The Braxtons released a single in 1990 called The Good Life, and while it wasn't a hit, it caught the attention of L.A. Reid and Babyface, the red-hot songwriting/production team who had just formed their own label, LaFace (which was associated with Arista). Braxton became the first female artist signed to LaFace in 1991, and the following year she was introduced to the listening public with a high-profile appearance on the soundtrack of Eddie Murphy's Boomerang. Not only did her solo cut Love Shoulda Brought You Home become a substantial pop and R&B hit, but she also dueted with Babyface himself on Give U My Heart. Anticipation for Braxton's first album ran high, and when her eponymous solo debut was released in 1993, it was an across-the-board smash, climbing to number one on both the pop and R&B charts. It spun off hit after hit, including three more Top Ten singles in Another Sad Love Song, Breathe Again, and You Mean the World to Me, plus the double-sided R&B hit I Belong to You / How Many Ways. With eventual sales of over eight million copies, Toni Braxton's run of popularity lasted well into 1995. By that time, Braxton had scored Grammys for Best New Artist and Best Female R&B Vocal ( Another Sad Love Song ) in 1994, and tacked on another win in the latter category for Breathe Again in 1995.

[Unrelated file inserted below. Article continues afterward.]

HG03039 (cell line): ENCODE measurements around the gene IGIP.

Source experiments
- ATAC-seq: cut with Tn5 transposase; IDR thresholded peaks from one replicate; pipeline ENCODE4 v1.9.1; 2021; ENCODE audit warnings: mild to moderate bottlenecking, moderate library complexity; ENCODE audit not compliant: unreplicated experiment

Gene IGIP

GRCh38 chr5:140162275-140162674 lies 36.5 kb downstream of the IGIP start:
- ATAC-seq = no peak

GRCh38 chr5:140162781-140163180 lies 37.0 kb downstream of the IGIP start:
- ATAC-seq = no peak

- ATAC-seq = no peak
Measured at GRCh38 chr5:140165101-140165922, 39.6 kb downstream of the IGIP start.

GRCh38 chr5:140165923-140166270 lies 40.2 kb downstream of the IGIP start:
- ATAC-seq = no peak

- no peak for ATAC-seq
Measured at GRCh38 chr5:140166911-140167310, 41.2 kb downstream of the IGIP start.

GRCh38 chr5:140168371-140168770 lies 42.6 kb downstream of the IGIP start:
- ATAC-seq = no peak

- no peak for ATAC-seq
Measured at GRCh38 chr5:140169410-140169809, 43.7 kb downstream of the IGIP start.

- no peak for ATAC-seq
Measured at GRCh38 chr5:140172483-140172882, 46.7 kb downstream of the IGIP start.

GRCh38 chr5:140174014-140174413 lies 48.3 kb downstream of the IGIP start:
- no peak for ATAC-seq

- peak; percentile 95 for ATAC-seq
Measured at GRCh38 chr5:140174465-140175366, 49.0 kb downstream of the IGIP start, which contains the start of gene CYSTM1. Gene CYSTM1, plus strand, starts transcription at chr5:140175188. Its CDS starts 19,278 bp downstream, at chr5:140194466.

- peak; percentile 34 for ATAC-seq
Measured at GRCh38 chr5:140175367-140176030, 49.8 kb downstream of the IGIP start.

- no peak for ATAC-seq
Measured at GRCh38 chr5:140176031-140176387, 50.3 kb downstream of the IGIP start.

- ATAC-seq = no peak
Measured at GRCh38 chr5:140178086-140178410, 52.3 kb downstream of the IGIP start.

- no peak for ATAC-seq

To tide fans over until her next album was released, Braxton contributed Let It Flow to the Whitney Houston-centered soundtrack of Waiting to Exhale in 1995. Again working heavily with L.A. Reid and Babyface, Braxton released her second album, Secrets, in the summer of 1996, and predictably, it was another enormous hit. The first single, You're Makin' Me High, was Braxton's most overtly sexual yet, and it became her biggest pop hit to date; however, its success was soon eclipsed by the follow-up single, the Diane Warren-penned ballad Un-break My Heart. Un-break My Heart was an inescapable juggernaut, spending an amazing 11 weeks on top of the pop charts (and even longer on the adult contemporary charts). Further singles I Don't Want To and How Could an Angel Break My Heart weren't quite as successful (not that that's an indictment), but that didn't really matter; by then Secrets was well on its way to becoming Braxton's second straight eight-million-seller. In 1997, she picked up Grammy awards for Best Female Pop Vocal and Best Female R&B Vocal (for Un-break My Heart and You're Makin' Me High, respectively).